It’s basically the same thing Vanderbilt coach Bryce Drew said after the Cats had his team down 30 points at halftime last week and held Vandy to 15 points in the first half. The week before it was coaches Ben Howland of Mississippi State and Bill Self of Kansas putting UK in that elite category.
“If Kentucky plays defense like it has been and knocks down 3’s, it can win a national championship,” ESPN analyst Jay Williams said.
Kentucky coach John Calipari believes five to seven teams have “separated” themselves from others, but are not unbeatable as Kentucky almost found out before rallying from an 11-point deficit in the second half at Florida Saturday to win.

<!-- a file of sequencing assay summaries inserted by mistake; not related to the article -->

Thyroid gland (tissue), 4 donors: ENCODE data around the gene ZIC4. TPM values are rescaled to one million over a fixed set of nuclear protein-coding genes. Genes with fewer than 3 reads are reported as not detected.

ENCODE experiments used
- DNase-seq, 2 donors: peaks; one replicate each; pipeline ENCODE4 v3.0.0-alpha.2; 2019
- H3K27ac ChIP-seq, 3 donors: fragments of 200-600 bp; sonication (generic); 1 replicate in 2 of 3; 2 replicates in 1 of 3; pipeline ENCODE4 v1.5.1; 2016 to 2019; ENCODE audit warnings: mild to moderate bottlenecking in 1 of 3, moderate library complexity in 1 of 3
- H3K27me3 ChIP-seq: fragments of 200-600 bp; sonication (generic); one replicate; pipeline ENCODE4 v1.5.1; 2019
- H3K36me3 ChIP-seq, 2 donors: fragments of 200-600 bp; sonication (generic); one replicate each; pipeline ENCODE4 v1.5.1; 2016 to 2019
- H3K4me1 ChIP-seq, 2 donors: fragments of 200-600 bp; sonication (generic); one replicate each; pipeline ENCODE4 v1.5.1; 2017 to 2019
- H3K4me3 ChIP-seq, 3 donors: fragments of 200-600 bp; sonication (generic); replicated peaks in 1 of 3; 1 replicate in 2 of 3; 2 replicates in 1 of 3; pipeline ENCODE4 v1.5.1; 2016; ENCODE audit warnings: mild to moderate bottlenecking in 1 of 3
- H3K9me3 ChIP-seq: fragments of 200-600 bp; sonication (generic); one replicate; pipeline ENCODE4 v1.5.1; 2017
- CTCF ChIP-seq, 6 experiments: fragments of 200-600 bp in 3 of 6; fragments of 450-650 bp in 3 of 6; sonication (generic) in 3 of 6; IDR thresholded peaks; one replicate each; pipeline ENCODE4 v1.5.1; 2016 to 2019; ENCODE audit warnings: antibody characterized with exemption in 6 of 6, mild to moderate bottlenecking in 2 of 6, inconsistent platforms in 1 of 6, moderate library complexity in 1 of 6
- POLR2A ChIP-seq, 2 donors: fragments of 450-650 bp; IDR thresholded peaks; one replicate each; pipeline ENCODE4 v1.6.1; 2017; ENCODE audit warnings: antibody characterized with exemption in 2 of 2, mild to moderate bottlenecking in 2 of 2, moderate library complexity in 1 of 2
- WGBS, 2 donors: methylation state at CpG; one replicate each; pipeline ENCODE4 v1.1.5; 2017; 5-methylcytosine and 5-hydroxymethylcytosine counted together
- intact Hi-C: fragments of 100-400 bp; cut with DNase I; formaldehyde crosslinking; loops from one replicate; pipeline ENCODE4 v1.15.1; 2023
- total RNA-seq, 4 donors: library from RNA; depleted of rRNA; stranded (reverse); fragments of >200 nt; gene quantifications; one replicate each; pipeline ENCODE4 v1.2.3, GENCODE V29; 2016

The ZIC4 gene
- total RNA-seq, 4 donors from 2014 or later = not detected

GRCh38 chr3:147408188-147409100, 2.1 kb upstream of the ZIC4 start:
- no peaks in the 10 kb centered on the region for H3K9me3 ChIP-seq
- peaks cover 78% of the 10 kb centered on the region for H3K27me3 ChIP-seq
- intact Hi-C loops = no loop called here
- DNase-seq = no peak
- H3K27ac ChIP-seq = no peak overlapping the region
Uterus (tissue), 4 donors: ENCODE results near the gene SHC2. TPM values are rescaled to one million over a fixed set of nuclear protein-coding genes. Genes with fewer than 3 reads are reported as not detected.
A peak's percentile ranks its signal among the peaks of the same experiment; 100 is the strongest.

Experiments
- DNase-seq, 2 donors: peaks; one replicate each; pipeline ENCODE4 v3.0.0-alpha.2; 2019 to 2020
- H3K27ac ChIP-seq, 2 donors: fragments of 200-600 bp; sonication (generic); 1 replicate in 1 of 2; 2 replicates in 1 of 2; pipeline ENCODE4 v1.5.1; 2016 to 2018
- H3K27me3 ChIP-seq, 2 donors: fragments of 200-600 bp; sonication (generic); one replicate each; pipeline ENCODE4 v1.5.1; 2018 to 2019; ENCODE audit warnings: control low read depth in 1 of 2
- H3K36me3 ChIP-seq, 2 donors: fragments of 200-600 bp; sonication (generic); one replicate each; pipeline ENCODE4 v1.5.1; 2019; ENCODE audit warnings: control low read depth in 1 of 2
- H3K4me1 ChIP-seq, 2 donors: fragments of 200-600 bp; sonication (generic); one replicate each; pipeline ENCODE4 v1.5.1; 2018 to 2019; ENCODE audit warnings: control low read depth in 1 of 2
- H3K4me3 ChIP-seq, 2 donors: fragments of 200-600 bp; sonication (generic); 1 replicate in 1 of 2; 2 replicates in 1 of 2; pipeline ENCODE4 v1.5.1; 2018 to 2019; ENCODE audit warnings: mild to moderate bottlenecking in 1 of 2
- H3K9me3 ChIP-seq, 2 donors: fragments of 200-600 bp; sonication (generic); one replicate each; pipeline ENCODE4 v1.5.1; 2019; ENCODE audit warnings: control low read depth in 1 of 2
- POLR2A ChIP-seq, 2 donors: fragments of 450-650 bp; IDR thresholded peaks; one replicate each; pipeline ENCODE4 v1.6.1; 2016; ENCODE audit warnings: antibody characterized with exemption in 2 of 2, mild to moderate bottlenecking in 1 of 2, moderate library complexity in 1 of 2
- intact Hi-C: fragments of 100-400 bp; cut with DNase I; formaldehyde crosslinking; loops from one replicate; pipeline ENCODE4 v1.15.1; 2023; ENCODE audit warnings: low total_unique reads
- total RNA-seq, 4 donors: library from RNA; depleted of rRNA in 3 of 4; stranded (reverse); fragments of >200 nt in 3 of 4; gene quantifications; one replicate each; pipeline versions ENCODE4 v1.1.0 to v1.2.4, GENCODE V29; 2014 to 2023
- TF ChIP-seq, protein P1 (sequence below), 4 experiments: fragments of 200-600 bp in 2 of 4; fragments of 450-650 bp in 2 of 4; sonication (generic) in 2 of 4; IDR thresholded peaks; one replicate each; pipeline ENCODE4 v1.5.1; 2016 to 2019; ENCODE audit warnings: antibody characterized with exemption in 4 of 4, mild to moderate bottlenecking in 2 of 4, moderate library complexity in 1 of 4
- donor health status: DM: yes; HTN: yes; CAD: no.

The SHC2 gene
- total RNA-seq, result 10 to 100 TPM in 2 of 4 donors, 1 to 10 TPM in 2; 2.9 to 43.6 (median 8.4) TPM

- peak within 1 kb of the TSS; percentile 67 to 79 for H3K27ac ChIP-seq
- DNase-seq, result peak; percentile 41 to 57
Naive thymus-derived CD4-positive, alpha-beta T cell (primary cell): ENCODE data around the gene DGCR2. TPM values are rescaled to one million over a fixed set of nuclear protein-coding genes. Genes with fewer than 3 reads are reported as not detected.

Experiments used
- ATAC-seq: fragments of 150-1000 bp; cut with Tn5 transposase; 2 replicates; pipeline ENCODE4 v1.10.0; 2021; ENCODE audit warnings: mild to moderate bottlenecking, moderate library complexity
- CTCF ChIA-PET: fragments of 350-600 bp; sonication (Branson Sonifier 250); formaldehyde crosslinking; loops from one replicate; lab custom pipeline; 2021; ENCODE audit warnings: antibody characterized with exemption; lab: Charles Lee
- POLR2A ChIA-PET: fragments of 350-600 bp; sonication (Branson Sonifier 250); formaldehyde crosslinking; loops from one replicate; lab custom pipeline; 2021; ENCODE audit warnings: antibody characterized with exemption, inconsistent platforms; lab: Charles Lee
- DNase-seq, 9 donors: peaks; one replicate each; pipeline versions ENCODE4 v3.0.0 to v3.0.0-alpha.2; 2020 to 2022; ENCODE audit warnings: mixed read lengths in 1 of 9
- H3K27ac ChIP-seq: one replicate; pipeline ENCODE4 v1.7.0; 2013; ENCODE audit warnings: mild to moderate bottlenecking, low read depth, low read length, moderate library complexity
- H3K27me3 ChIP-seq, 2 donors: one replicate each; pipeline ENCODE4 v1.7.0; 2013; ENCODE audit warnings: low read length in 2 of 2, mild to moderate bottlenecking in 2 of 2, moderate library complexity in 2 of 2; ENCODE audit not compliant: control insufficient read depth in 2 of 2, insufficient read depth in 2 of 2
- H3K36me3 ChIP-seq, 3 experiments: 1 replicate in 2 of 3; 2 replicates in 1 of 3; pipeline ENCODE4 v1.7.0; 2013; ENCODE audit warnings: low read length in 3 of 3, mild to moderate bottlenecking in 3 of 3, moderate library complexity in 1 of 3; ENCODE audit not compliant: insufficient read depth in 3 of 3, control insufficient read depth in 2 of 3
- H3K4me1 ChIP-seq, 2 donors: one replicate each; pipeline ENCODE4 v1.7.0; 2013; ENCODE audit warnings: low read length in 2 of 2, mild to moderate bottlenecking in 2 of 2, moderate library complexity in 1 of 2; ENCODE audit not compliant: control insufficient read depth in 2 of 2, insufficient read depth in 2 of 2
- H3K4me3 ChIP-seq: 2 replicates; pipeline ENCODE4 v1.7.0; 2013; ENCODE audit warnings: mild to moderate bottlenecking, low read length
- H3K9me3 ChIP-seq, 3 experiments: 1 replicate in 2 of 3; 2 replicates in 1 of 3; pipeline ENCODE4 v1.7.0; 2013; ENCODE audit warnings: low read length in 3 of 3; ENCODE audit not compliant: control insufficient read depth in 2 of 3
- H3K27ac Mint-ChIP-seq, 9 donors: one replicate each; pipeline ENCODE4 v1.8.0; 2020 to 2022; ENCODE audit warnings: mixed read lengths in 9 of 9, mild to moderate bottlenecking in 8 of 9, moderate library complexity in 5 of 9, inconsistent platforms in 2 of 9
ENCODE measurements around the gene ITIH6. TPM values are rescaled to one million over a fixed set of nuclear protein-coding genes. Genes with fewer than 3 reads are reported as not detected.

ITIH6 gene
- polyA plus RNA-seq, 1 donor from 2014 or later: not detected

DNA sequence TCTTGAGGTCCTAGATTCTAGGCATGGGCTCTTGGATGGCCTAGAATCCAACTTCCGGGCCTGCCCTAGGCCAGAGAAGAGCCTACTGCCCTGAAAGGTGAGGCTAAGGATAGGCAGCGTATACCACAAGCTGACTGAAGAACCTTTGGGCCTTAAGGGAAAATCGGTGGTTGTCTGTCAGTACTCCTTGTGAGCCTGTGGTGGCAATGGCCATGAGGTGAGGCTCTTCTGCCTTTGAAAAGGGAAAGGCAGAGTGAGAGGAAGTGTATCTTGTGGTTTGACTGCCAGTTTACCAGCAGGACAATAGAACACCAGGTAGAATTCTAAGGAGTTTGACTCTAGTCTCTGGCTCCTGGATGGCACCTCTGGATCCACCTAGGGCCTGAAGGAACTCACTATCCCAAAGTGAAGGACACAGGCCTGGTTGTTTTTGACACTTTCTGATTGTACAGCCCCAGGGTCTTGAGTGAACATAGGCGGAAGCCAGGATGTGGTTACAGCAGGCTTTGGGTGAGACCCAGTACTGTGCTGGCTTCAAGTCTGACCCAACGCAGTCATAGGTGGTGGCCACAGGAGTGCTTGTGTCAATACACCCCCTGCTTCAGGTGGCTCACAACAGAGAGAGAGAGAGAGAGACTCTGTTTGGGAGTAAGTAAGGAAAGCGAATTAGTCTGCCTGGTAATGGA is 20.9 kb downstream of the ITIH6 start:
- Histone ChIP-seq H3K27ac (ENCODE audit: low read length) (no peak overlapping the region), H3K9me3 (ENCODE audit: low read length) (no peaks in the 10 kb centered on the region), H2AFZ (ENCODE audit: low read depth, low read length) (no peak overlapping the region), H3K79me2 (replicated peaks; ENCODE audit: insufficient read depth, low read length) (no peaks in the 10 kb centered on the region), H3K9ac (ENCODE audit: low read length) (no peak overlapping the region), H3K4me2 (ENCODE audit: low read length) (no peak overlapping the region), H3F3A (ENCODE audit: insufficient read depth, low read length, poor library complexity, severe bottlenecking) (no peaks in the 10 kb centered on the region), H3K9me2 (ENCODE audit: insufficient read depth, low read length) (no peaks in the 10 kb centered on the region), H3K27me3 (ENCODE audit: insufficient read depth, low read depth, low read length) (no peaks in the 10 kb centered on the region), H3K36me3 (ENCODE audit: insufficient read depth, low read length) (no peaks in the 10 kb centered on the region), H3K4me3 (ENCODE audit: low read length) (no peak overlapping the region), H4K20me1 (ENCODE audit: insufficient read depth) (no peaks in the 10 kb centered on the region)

“You never know in this thing. If you have a streaky kind of shooting team -- my first year in 2010 that’s what we had then we go 0-for-16 from the 3-point line in a game (against West Virginia) and we lose (in the Elite Eight),” Calipari said.
That was the UK team that had John Wall, DeMarcus Cousins, Patrick Patterson and Eric Bledsoe — all still playing in the NBA.
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Chloe Abbott was a three-time first team All-American sprinter when she transferred from Purdue to Kentucky after coach Lonnie Green, who recruited her at Purdue, left to become the coach at Kentucky last summer.
She’s a 400-meter dash specialist but Abbott is also a theater major/vocal performance minor who made a huge impression last month when she sang the national anthem before the Kentucky-Texas A&M basketball game in Rupp Arena. She had to audition to get the invitation to sing and then get permission from Green to miss practice so she could sing.